Your say: Should public housing tenants pay a bond?

Without a home and nowhere to go, there are many who receive government housing every year and yet there are alarming statistics to show that the costs of repairing damaged public housing has gone through the roof.

Just why are these people biting the hand that feeds? And what is it costing the taxpayer?

According the Daily Mail Australia, the cost of maintenance and repairs to damaged public housing is nearing $13 million a year in NSW alone, and now the State Government has had enough: it’s planning to make tenants pay a bond before they move in.

Community Services Minister Brad Hazzard hoped the $12 million annual maintenance bill would be reduced if the plan was actioned to make public housing tenants pay a bond. Currently, in most states, you do not have to provide a bond to live in government-funded housing.

The Daily Telegraph spoke to Mr Hazzard and he said, “The community housing sector long ago decided that a bond — the same way that you have in the private market — is necessary. It reinforces the message that if you do something bad to this property that you don’t own, you will lose some money to fix it.

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“It is a clear warning. That doesn’t happen in public housing. I am looking very closely now into why that hasn’t been implemented.

“I was shocked to hear that message when I was with frontline workers. Unless there is some very substantive arguments that I’ve missed so far, I think as a principle it should be there”.

Distressing photos of kitchens and living spaces covered in litter with holes in walls and waste strewn from room to room show just how filthy and unkempt some Housing Commission properties are.

Mr Hazzard told The Telegraph that the bond (which could be paid in instalments) would help pay for the millions of damage to public housing properties, the majority of which is wilful destruction by tenants.

“They may not have the money to pay it in one hit, that’s understandable, but they should be paying it in the first six months or 12 months, a small amount each week, so there is a reasonable bond there, so they know if they don’t look after that house, they are not going to stay”, he said.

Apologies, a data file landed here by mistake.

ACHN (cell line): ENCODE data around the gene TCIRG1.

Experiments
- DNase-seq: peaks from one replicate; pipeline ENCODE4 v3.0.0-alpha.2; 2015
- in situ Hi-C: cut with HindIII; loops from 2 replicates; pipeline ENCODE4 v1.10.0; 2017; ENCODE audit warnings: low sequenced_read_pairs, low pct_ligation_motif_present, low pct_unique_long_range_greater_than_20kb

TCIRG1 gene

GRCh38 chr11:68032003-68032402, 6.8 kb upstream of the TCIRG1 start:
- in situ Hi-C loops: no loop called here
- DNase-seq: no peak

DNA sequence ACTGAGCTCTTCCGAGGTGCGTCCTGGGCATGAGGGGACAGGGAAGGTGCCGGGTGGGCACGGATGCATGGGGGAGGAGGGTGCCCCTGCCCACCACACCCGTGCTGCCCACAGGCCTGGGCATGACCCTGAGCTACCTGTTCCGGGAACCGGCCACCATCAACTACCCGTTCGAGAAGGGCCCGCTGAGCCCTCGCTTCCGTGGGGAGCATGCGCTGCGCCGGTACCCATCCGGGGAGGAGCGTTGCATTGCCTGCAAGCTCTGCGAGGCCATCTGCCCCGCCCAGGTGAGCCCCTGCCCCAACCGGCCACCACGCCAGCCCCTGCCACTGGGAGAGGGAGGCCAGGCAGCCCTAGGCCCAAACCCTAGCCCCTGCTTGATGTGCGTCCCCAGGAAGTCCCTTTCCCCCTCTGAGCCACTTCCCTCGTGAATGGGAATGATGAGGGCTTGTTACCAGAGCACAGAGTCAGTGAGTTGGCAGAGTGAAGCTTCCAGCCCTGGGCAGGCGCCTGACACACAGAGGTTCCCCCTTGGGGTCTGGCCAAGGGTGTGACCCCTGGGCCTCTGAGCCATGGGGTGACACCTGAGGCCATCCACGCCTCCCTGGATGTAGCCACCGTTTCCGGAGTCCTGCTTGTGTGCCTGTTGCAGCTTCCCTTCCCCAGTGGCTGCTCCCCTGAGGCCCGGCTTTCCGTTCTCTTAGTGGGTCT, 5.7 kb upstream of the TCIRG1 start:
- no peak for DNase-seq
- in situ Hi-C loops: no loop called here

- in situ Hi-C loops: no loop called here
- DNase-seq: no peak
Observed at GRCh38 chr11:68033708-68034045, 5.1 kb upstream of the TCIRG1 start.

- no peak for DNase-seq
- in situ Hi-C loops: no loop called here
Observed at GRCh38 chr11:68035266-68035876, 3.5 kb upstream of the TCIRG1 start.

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Reports show that former minister Pru Goward flagged a plan to force “high-risk” tenants to pay a bond, however it was never implemented. Shockingly, in the past three years there has been a 75 per cent increase in the amount of wilful damage by public housing tenants…and taxpayers are footing the bill.

Speaking to Daily Mail Australia, Mr Hazzard added that he did not know why public housing tenants had never been made to pay a bond similar to that paid by private renters.

“I’d like to see at least a reasonable portion of that money saved and put into more public housing. We have very long public housing tenancy waiting lists”, he said.

There would be exceptions in certain circumstances but the aim was to make tenants more aware that it was their money that would be used to foot the bill if they damaged the property.

So we want to know: what do you think? Should every public housing tenant in Australia be forced to pay a rental bond? Or do you think that they are a product of their circumstances and need to be understood?